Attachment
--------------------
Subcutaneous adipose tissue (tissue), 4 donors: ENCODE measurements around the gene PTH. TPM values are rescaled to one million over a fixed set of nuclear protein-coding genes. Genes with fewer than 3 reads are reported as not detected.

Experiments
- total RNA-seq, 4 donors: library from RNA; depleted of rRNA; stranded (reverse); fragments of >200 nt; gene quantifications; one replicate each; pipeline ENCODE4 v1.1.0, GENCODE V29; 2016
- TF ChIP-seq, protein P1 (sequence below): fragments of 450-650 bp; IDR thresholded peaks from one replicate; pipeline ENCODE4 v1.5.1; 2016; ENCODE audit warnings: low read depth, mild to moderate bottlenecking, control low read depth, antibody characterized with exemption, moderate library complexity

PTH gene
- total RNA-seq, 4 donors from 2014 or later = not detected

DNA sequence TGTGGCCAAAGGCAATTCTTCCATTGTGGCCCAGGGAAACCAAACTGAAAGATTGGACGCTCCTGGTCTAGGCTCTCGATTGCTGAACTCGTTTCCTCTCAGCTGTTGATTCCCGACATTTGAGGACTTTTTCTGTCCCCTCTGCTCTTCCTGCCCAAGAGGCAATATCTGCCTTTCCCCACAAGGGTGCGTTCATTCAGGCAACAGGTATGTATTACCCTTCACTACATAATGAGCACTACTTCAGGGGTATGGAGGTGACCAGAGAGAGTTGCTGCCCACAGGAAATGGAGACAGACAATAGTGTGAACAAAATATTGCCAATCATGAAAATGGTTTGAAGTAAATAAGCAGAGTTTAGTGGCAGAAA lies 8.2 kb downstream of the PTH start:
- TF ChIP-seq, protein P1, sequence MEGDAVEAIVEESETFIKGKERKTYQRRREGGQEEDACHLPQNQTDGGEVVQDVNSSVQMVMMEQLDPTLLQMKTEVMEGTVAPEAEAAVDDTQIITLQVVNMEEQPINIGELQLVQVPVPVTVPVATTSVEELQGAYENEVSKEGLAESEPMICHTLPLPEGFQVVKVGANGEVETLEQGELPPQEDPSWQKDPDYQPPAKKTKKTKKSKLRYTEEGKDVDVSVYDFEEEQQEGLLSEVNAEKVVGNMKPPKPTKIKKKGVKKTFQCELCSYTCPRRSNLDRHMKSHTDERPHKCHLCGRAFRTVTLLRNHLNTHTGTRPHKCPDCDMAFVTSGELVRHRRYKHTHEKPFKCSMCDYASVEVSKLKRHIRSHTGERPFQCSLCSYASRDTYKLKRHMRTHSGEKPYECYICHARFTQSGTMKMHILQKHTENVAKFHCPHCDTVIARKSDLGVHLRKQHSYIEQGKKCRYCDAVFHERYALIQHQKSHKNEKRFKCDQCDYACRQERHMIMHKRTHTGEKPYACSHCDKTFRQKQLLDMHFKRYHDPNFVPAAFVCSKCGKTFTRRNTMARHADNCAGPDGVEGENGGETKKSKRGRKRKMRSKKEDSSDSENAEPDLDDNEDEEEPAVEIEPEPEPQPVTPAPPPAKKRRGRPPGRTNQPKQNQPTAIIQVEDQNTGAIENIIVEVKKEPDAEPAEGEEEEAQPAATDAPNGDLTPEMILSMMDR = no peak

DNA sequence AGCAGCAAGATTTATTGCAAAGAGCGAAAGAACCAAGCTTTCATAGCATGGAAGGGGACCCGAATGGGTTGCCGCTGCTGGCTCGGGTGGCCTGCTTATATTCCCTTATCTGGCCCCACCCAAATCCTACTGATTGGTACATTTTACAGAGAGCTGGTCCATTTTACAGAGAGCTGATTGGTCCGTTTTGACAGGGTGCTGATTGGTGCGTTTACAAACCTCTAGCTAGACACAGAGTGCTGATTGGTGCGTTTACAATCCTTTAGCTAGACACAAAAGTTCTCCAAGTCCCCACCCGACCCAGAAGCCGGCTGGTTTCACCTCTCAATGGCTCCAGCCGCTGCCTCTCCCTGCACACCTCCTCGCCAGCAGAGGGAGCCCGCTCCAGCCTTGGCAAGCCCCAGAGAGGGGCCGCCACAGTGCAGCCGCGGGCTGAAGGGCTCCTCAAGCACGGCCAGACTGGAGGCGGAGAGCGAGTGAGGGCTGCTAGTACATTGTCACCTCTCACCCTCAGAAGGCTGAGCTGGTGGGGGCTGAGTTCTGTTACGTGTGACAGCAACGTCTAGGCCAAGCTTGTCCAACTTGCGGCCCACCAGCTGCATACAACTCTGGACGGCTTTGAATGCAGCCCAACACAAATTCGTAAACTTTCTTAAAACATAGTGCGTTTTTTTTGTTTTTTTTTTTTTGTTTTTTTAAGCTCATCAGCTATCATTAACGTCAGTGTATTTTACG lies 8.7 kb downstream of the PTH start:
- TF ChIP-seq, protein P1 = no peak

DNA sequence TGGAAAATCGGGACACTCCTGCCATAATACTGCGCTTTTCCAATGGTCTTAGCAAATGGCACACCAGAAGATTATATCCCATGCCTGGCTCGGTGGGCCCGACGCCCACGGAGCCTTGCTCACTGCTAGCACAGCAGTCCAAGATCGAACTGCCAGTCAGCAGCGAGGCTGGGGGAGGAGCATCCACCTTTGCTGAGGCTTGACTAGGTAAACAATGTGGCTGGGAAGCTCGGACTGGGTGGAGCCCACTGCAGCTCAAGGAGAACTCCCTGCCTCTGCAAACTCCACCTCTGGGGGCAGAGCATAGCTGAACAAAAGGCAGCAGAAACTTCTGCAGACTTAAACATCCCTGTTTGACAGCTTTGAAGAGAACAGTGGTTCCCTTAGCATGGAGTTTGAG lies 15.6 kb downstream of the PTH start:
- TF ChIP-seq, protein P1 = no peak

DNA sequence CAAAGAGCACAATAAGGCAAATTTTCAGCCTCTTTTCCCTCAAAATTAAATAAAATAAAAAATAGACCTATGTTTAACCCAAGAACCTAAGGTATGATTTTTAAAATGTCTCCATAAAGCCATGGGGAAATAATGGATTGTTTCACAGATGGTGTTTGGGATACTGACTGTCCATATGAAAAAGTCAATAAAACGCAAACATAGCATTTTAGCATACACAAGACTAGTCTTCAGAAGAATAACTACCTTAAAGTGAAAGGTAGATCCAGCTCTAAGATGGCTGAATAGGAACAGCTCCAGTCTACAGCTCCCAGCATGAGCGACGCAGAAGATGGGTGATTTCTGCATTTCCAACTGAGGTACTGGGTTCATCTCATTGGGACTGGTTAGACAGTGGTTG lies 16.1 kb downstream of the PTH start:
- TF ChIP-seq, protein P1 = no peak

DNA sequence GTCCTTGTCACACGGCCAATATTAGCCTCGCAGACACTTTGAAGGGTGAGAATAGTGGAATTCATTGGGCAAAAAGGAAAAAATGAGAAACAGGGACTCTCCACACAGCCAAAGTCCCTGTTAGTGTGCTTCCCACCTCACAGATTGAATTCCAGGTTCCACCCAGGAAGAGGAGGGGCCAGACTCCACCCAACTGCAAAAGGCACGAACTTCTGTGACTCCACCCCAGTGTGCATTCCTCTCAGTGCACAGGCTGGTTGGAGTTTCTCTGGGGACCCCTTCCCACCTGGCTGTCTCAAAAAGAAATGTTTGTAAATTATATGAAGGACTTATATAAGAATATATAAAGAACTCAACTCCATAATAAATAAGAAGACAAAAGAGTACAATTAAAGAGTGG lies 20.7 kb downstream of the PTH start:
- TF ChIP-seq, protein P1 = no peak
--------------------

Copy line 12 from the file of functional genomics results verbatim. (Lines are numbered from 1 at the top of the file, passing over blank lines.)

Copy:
- TF ChIP-seq, protein P1 = no peak